Investors pull money out of the stock market – 2nd biggest weekly outflow
By Anora M. Gaudiano | Published June 29, 2018
Current market carries echoes of 1998 Asia/LTCM crisis: analysts
As the second quarter neared its close, investors adjusted allocations, with a notable rotation out of equities and into safer assets such as government bonds or cash, according to flow data compiled by Bank of America Merrill Lynch.
Much of the repositioning was driven by changing environment: tighter Federal Reserve monetary policy, rising energy prices, geopolitical tensions and growing protectionist policies across the globe.
In the week ended on Wednesday, investors withdrew nearly $30 billion from global equity funds, which was the second largest weekly outflow on record, the BAML analysts said in a Friday note.
The biggest chunk of equity outflows came from U.S. equity funds, where investors withdrew $24.2 billion over the past week, the third largest outflow ever.
Investors took $3.9 billion out of European equities, while Japan saw inflows of $2.6 billion.
Outflows came from all styles of stocks: growth, value, large-cap and small-caps, BAML said. Only two categories saw inflows: tech stocks and cash. Tech funds saw $19 billion of inflows, compared with $9 billion outflows from all other sector funds. Meanwhile, money-market funds took in $27 billion over the last week.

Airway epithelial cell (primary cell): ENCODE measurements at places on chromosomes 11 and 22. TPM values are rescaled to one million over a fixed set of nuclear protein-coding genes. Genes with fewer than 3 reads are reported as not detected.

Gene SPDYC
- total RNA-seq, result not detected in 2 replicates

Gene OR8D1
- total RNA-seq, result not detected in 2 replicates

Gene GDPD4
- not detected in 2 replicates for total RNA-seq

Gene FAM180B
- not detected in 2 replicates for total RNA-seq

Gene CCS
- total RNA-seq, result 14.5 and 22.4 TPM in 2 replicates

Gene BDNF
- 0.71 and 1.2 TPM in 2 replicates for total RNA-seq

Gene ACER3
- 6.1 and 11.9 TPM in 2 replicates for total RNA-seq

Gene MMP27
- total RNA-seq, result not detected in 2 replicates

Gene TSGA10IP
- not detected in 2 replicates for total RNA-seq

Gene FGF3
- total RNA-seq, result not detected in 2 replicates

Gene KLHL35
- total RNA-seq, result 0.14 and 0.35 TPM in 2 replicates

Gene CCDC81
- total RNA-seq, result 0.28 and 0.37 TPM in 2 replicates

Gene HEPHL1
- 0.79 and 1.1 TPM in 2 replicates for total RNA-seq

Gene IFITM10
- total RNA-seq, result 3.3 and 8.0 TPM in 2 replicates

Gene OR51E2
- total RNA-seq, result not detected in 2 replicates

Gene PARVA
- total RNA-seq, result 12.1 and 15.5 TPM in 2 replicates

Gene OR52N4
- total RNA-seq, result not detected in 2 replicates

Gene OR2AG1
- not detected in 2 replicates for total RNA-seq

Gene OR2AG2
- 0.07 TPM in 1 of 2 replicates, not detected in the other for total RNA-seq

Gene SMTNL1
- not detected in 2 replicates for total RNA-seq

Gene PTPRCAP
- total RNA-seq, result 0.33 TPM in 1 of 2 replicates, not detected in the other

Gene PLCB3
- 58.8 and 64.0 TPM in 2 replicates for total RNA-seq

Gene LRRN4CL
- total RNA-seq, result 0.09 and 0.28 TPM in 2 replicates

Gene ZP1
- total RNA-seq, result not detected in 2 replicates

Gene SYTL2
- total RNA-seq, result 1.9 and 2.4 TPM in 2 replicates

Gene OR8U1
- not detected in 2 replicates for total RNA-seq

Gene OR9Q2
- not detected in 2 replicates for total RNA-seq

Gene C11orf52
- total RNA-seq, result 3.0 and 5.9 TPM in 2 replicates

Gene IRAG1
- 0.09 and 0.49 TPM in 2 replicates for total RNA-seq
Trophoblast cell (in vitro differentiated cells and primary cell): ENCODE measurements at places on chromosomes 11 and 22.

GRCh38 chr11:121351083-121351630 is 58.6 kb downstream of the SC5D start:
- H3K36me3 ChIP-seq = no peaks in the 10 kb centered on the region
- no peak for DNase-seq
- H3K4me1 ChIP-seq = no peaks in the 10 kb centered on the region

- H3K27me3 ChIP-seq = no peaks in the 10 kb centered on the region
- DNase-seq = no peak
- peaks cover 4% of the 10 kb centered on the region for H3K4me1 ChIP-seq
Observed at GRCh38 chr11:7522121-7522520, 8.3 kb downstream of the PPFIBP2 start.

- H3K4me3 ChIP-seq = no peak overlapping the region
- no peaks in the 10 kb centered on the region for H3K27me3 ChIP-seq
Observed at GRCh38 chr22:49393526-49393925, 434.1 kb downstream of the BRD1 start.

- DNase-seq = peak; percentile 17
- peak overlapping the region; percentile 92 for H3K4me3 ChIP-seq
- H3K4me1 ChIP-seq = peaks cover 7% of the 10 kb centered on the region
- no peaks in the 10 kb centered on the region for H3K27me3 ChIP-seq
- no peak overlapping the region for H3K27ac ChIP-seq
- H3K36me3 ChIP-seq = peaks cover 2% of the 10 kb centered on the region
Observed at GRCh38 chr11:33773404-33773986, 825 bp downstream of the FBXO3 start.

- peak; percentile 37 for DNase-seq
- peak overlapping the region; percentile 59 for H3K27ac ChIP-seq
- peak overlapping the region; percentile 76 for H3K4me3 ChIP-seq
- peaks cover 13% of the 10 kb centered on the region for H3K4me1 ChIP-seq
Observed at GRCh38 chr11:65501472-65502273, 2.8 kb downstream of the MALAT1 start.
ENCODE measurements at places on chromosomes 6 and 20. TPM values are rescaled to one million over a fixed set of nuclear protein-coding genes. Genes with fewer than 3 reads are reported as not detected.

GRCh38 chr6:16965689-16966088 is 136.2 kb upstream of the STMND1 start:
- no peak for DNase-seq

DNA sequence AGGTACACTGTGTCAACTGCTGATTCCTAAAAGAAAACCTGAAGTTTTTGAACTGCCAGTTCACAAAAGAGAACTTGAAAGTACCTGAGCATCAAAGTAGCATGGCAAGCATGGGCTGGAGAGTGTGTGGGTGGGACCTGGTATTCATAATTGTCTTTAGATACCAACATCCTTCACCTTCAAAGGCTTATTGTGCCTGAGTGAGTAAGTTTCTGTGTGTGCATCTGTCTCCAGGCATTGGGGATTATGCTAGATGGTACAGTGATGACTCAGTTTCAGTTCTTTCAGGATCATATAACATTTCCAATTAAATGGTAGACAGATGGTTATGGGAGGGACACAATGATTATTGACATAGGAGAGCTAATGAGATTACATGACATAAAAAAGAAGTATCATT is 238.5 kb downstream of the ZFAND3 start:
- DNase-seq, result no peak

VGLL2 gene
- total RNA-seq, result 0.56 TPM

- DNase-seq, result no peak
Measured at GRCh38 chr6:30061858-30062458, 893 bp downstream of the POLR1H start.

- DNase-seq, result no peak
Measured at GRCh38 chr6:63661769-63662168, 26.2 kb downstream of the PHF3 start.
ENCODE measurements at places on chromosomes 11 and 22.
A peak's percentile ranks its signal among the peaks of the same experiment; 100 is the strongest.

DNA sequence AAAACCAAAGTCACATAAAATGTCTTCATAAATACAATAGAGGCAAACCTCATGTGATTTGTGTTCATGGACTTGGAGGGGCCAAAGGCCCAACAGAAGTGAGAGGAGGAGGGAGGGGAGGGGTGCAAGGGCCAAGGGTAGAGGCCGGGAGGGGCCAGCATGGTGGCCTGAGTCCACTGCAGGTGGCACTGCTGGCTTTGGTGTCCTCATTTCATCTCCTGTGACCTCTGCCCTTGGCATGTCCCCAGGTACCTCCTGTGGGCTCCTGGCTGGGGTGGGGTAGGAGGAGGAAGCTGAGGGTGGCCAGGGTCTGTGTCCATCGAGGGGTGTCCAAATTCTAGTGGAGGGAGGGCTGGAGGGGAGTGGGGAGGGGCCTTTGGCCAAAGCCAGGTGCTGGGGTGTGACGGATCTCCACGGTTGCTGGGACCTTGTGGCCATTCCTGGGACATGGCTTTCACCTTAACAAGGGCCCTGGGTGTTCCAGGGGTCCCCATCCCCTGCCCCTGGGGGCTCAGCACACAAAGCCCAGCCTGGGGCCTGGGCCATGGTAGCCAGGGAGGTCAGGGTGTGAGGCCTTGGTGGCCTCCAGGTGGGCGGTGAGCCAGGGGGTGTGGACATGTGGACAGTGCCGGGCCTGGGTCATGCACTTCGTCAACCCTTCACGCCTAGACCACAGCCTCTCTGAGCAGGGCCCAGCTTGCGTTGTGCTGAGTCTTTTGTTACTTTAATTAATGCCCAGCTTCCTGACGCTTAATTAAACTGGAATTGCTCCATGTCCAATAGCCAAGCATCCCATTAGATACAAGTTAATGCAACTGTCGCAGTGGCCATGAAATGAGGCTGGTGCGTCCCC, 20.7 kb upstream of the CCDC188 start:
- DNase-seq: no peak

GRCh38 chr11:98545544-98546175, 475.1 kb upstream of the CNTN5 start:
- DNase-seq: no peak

Merrill Lynch said its private client allocations show a surge in T-bill holdings rose to 10-year high, as seen in the chart below.
Investors, who flocked into emerging market equities and bonds at the beginning of the year, appeared to have given up on them since May.
Redemptions from emerging market assets were $8 billion in May and $18 billion in June, though they still pale in comparison to outflows in 2008 and 2015, according to BAML.
Riskier bonds continue to be unpopular with investors with the eighth straight week of outflows from high-yield bond funds and 10th straight week of emerging market bond outflows.
Instead, investors bought municipal bonds—$0.4 billion, government bonds, including Treasurys—$0.9 billion and Treasury inflation-protected securities or TIPs—$0.4 billion.
However, BAML’s broad asset allocation is still risk-on, with cash at a record low 9.9% and equities at 61.1% (close to the 62.5% all-time high).
The current environment of a flattening yield curve, collapsing emerging markets and outperforming levered quant funds are “all echoes of 1998,” BAML analysts wrote.
“1998 Asia/LTCM was a perfect example of late-cycle global credit event inducing market crash and deleveraging,” they said.
The benchmark S&P 500 SPX, +0.92% has gained 3.4% over the past quarter and 2.1% since the start of the year. Meanwhile, the yield on the 10-year Treasurys TMUBMUSD10Y, -0.26% has gained more than 40 basic points year to date to trade at 2.85%.